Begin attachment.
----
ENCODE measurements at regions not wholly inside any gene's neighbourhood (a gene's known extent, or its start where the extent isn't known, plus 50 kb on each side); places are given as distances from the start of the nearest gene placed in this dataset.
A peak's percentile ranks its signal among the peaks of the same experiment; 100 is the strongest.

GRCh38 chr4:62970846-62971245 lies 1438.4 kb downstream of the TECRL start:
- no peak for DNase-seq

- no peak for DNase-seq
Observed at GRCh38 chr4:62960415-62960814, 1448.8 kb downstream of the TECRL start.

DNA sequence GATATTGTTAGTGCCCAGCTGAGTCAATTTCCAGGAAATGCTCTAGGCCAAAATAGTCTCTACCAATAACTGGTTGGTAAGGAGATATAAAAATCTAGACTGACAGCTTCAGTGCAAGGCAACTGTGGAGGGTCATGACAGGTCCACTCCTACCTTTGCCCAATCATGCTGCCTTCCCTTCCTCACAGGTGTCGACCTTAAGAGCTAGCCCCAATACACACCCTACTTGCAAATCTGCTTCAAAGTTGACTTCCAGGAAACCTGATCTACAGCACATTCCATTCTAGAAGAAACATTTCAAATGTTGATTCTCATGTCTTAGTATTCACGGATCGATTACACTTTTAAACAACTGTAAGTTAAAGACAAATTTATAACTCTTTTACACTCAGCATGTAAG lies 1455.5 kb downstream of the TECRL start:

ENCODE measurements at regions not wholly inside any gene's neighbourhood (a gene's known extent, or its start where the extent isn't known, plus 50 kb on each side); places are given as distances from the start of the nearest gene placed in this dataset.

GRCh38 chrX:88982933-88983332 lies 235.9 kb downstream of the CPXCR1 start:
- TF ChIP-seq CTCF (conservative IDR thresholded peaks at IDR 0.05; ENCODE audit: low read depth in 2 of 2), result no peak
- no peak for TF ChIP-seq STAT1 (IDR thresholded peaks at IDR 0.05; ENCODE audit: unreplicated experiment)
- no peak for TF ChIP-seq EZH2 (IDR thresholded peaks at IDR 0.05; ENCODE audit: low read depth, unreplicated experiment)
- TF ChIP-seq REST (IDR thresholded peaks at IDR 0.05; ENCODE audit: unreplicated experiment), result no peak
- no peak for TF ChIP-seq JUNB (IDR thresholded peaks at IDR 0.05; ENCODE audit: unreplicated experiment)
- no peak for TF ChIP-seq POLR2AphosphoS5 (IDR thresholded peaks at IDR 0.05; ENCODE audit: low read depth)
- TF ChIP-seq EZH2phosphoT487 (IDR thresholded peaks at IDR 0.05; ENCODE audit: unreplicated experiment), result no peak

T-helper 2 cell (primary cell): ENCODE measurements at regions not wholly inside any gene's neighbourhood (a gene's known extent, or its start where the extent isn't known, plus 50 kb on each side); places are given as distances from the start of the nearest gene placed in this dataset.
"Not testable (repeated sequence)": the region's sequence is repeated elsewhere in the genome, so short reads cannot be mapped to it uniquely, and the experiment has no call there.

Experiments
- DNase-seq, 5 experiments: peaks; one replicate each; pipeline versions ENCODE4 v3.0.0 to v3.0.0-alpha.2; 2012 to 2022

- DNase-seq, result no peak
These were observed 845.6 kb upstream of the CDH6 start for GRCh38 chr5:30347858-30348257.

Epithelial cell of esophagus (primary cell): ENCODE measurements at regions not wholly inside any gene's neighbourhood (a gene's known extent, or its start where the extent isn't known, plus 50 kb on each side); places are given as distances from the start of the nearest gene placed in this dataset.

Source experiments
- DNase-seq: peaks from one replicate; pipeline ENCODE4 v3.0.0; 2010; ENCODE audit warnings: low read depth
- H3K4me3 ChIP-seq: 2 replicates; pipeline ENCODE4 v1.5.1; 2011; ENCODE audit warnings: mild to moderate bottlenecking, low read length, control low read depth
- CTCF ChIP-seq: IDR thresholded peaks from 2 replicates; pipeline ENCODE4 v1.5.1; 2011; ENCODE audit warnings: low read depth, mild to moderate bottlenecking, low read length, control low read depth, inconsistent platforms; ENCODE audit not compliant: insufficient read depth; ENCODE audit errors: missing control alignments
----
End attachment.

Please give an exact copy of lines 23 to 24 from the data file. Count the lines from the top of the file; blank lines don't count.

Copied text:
Epithelial cell of esophagus (primary cell): ENCODE measurements at regions not wholly inside any gene's neighbourhood (a gene's known extent, or its start where the extent isn't known, plus 50 kb on each side); places are given as distances from the start of the nearest gene placed in this dataset.

Source experiments